Including: an Apple share price perspective, a Zambian kwatcha crisis, the fuller S&P story, a red herring accusation, and RBS gets fined for fiddling.
- Apple is undervalued.
The summary: a report came out yesterday saying that Apple was seriously undervalued. And according to the Financial Times, it could be worth up to 50% more. Some analysts are calling the undervaluation “ridiculous”. And there is talk of giving some cash back to investors.
It’s interesting because: I have a vested interest. Treat all my future Apple share pronouncements with caution.
Link: the fuller story.
The summary: the DOJ is upset. They’re saying that S&P’s public criticism of the lawsuit is a red herring – because the DOJ never said that S&P should have forecast the future correctly; it’s saying that S&P deliberately ignored the information in front of it at the time. And, well, if you read the article, you’ll see why. Lots of incriminating emails and such.
It’s interesting because: it brings into focus the issue of independence. Auditors and Ratings Agencies all face the same dilemma: being paid by the companies they’re meant to regulate. So who regulates the Auditors and the Ratings Agencies? Well – here’s hoping that S&P gets annihilated by the DOJ. Because then it’s a warning.
- Zambia intervenes.
Link: saving the kwacha.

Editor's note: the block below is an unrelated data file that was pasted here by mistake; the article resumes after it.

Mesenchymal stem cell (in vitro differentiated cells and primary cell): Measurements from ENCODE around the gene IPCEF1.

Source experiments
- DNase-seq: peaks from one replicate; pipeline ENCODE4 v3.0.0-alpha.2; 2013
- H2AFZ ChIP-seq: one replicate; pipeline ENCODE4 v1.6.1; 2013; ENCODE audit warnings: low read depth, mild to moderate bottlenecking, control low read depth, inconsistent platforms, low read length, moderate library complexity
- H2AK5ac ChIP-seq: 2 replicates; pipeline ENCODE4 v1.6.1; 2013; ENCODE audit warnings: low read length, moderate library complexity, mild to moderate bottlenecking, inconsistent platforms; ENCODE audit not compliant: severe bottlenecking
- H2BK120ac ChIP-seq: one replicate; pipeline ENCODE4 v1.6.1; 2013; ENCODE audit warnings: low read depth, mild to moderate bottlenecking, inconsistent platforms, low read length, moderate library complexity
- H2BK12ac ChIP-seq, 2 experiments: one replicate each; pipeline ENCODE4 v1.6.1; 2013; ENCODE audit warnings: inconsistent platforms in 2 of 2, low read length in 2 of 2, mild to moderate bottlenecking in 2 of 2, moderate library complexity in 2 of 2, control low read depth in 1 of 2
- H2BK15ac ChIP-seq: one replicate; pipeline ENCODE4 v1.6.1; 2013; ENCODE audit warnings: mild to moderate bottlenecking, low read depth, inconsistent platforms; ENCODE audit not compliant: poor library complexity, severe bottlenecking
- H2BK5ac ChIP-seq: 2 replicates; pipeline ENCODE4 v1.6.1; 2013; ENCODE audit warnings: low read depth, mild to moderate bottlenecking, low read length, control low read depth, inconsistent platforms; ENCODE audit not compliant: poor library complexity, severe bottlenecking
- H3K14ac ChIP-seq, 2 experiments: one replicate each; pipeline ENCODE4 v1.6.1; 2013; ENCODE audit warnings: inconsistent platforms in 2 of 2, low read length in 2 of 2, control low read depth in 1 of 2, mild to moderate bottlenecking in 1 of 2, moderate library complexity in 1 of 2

The summary: is in the title. Zambia, being heavily reliant on imports, is concerned that the weakening of the kwatcha will drive inflation. So they’re interfering, whilst continuing to maintain that the foreign exchange market is a “free” one. They’re also looking for people to blame, so the mines (the exporters) are being accused of hoarding the foreign currency they get for the minerals they export (because if the mines don’t sell their dollars to buy kwatcha when they bring the money back to Zambia – then a key component to the demand for kwatcha is missing).
It’s interesting because: the mines account for 75% of Zambian export earnings. Where has the money gone?
- RBS fined.
Link: more Libor.
The summary: RBS was fined $612 million yesterday for manipulating Libor rates with UBS (wrote about UBS’ fine here – check out news item 3).
It’s interesting because: more incriminating inter-office emails. And, what’s more, it made almost no difference to the share price. Because, like, how low can you go?
That’s all for now.
Have a good day.